Fall 2011 not offered
COL 327, MDST 254, IBST 236|
Cervantes is known chiefly for DON QUIXOTE, often described as the first modern novel and fountainhead of one of the great modern myths of individualism. In fact, besides the chivalric novel, he reimagined virtually every fashionable genre of his time: verse, theater, novella, the pastoral, and the Greek adventure novels. Cervantes' art remains fresh and unsettling, distinguished as it is by its revaluation of humor, invention, make-believe, and play; seriousness in his textual world is not to be confused with solemnity, the typical ploy of political, religious, and intellectual orthodoxies then as now. Characteristic themes: social reality as artifact or fiction, the counterintuitive or paradoxical character of truths, the irreducible diversity of taste and perception, the call for consent in politics and love, and personal identity (including gender) as a heroic quest. We will read, discuss, and write about DON QUIXOTE, along with a sampling of critical, philosophical, literary, and artistic responses it has inspired.
The readings, the oral presentation, class discussion, and the papers are mutually reinforcing activities designed to help you develop your ability to recall and interpret your readings, and to make sense of another culture's past through its literary legacy in Spanish. The course is also designed to improve your own spoken and written Spanish. Supplementary readings will be brought in regularly to introduce concepts and interpretive gambits, to model ways of reframing and nuancing your responses to the readings, and to encourage a deeper--at once historically informed, textually grounded, and playful--engagement with this complex text and its historical circumstance. Writing is improved by thoughtful reading, previous discussion, and revision. The course is structured to provide you with practice in the use of your reading, class discussion, and revision to improve your writing and public speaking skills (argument, organization, and rhetorical pertinence and flair). The main focus will be the development of a formal, yet personal register of Spanish writing, but you will find that your writing in English also improves as a result of this kind of reflection on what goes into good writing.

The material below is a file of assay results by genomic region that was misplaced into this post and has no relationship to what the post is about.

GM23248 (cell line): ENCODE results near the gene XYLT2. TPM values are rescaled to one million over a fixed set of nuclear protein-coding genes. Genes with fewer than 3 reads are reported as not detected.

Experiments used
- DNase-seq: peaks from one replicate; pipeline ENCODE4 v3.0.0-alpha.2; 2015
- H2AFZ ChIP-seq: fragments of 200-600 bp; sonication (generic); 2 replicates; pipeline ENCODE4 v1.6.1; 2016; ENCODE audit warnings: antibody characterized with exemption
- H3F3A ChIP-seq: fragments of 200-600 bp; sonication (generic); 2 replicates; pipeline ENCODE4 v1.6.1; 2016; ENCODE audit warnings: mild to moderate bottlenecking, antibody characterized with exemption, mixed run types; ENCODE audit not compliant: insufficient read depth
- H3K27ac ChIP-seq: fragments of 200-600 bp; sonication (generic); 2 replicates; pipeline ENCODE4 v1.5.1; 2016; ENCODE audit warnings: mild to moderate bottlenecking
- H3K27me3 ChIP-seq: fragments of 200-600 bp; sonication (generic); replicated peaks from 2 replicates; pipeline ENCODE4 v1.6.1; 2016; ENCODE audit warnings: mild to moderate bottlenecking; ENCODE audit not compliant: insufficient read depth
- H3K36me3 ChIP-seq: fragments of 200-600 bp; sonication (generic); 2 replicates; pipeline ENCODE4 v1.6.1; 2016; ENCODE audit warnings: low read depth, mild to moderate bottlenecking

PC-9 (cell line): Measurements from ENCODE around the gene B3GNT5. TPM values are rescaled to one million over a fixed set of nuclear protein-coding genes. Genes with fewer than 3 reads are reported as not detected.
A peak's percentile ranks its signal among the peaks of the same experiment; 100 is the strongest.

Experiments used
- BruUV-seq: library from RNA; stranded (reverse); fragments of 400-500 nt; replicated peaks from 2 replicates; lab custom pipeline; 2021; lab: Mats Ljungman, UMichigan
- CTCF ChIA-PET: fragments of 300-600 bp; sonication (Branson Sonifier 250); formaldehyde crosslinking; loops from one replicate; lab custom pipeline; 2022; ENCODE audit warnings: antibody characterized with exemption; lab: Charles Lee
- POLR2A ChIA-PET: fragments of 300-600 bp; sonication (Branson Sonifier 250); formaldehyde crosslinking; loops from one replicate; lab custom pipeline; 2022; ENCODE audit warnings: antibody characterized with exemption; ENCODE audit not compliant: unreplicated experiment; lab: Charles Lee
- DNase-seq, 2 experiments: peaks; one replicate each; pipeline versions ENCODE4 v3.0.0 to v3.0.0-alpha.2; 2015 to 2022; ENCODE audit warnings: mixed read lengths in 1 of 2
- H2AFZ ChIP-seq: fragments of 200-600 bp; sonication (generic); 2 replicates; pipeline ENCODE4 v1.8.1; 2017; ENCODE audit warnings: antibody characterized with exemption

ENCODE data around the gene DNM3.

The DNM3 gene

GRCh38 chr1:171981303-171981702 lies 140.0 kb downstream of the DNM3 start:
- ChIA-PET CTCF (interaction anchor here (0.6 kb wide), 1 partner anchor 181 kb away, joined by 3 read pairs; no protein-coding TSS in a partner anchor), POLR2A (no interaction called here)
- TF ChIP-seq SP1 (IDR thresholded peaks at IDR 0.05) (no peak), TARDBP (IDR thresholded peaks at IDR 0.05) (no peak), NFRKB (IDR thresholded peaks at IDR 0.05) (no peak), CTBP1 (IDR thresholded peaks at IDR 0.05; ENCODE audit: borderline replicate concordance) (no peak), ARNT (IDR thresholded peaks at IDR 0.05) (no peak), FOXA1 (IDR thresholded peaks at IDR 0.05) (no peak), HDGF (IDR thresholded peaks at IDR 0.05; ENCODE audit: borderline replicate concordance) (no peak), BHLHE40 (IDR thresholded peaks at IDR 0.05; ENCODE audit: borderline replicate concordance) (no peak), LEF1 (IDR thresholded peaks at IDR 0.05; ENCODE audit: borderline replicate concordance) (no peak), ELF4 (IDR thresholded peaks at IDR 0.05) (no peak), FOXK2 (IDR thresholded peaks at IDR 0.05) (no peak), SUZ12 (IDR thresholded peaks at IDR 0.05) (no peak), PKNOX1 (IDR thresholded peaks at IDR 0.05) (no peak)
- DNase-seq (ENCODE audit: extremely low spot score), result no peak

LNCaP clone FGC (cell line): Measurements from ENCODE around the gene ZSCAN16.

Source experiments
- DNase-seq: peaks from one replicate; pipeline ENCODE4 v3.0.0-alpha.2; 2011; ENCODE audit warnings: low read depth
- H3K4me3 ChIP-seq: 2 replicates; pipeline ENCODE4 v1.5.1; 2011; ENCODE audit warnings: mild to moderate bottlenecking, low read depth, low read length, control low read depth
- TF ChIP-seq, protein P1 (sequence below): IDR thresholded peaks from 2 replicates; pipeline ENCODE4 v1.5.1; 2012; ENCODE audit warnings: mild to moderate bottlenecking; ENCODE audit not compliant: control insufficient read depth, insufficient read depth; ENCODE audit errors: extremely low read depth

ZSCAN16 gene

||Gen Ed Area Dept:
|Course Format: Discussion||Grading Mode: Graded|
||Fulfills a Major Requirement for: (COL)(HISP)(MDST-MN)(MDST)(MDST-Art/Arch)(MDST-History)(MDST-Lang/Lit)(MDST-Phil/Reli)(RMST)
Miguel de Cervantes, DON QUIJOTE
|Examination and Assignments: |
Three short papers (3 pp.), one longer final paper (5-7 pp.) and one short oral presentation as preparation for the final paper.
|Additional Requirements and/or Comments: |
SPAN236 is intended for students who have completed SPAN 221 or the equivalent. Students who have not done so should consult with the professor before pre-registering. An additional semester of upper-level Spanish beyond 221 (or the equivalent), taken earlier or concurrently, is recommended but NOT required. Readings, written assignments, and class discussion will be in Spanish. Only COL students may take this course CR/U.
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